• Not being able to settle into a home is going to drag this unease far into the future, and there isn’t a damn thing we can really do about it. Also, I am terrible about not having a place to land. Everything in front of us is so blurry, there is so little we can even guess at, and it’s exhausting to not know what lies in front of you. We are in a house in a great neighborhood that we can technically afford. But it’s a crappy rental with a cheap ass property management company and we are paying a LOT more for it than we were for our house in Denver. Knowing we will likely be moving in less than a year means its hard to get invested in loving this less than perfect space. It doesn’t make sense to unpack all of our books or put all of our pictures on the wall, but without those things, it feels even more dreary and difficult to live in. We compromised and hung a few things, put out some knick-knacks and the books we haven’t read or want to read again. We’ll put up a Christmas tree and maybe even the Glitter pig. But, it’s not the house we want to be in, it’s not the place we’ll be calling home for years from now. It’s not home, and it won’t be home, and that’s ok but with everything else up in the air, it’s also really hard.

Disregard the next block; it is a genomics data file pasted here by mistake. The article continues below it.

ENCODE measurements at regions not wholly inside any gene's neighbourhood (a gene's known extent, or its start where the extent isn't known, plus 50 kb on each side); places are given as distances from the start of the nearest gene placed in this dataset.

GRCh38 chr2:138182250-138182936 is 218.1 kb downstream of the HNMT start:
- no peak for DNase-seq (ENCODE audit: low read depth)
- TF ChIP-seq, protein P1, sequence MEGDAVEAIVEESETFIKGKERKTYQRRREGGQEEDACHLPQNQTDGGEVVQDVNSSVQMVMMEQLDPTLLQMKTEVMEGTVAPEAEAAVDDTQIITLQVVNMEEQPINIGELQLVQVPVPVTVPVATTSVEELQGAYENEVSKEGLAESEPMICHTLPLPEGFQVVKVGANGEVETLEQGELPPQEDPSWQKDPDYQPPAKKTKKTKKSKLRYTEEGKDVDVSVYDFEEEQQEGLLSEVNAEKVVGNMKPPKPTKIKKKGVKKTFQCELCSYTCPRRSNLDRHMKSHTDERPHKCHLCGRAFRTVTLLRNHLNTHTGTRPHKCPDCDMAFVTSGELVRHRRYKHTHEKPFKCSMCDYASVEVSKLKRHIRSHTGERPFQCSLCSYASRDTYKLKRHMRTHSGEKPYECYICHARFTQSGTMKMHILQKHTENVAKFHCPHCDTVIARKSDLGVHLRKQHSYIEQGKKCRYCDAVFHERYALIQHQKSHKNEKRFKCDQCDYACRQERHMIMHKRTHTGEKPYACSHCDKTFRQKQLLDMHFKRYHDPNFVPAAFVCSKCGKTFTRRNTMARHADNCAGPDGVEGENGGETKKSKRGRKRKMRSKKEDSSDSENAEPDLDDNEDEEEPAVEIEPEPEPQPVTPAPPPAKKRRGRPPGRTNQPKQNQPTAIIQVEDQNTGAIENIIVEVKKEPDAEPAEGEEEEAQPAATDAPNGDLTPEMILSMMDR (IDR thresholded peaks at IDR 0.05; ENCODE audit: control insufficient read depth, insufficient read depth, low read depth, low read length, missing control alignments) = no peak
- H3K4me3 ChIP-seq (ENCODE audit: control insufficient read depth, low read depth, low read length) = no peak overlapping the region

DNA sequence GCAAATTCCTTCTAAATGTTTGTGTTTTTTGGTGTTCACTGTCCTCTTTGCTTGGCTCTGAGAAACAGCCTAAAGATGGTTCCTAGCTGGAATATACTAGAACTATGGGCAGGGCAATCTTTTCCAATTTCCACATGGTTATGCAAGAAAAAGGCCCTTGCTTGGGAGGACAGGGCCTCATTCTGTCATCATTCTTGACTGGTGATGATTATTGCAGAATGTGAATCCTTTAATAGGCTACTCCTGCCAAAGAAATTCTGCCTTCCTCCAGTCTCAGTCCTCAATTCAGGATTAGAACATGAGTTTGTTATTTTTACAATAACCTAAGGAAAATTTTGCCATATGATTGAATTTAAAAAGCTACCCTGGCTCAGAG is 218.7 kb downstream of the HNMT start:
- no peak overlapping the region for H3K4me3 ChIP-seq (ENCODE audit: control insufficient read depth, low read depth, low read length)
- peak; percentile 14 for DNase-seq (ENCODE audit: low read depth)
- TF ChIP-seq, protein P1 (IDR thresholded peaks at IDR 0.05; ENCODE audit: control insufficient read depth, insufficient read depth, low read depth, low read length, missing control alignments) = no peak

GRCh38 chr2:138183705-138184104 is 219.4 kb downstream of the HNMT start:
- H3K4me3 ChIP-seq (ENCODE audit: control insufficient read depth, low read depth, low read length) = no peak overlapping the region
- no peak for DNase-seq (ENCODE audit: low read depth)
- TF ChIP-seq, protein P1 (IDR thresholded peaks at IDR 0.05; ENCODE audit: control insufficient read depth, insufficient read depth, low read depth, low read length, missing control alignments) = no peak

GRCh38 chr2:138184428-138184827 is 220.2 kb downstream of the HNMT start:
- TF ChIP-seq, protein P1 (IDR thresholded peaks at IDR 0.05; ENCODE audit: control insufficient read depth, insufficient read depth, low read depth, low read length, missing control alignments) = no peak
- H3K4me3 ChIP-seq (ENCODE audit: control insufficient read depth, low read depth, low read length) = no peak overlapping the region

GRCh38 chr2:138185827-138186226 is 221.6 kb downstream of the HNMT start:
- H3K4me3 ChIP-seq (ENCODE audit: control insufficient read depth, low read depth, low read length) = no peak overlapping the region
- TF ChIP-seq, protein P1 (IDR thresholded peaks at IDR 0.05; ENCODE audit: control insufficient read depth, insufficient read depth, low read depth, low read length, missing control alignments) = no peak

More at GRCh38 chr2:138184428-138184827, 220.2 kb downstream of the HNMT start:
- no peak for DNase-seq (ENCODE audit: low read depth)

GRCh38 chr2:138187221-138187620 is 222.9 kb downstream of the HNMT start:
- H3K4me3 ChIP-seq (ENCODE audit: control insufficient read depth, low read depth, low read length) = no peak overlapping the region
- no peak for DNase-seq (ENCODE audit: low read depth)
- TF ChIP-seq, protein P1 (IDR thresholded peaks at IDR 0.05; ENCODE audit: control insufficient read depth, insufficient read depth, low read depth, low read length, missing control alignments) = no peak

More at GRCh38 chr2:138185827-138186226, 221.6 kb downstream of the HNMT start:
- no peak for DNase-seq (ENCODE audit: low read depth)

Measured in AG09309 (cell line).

• Let’s not talk about my feelings about finding what will be our home. I know we moved to a hella expensive city, so I didn’t exactly expect to find a giant, fancy house in the most gorgeous neighborhood ever right off the bat. And, the reality of the kind of decisions we might have to make when it comes time to buy is starting to set in. We will not be able to live in the city in a giant house that is super updated. One of those things, and maybe more than one, will have to be compromised on – size, location, current home quality. We had an idea that maybe we could move to Tacoma when we wanted to buy because things are SO much more affordable there. So we drove down this past weekend and it was lovely and there are so many gorgeous, refinished craftsman homes and it’s a cute medium sized city and no further from my job than Seattle. And, we’d have to start over again there, because Tacoma isn’t THAT far from Seattle, but it’s far enough that not many folks would trek down just to hang out. Would we trek north just to hang out? Do we want to spend a year making friends and getting invested in one community just to leave it in a year? The Tacoma idea isn’t off the table, it’s just not the magic solution either.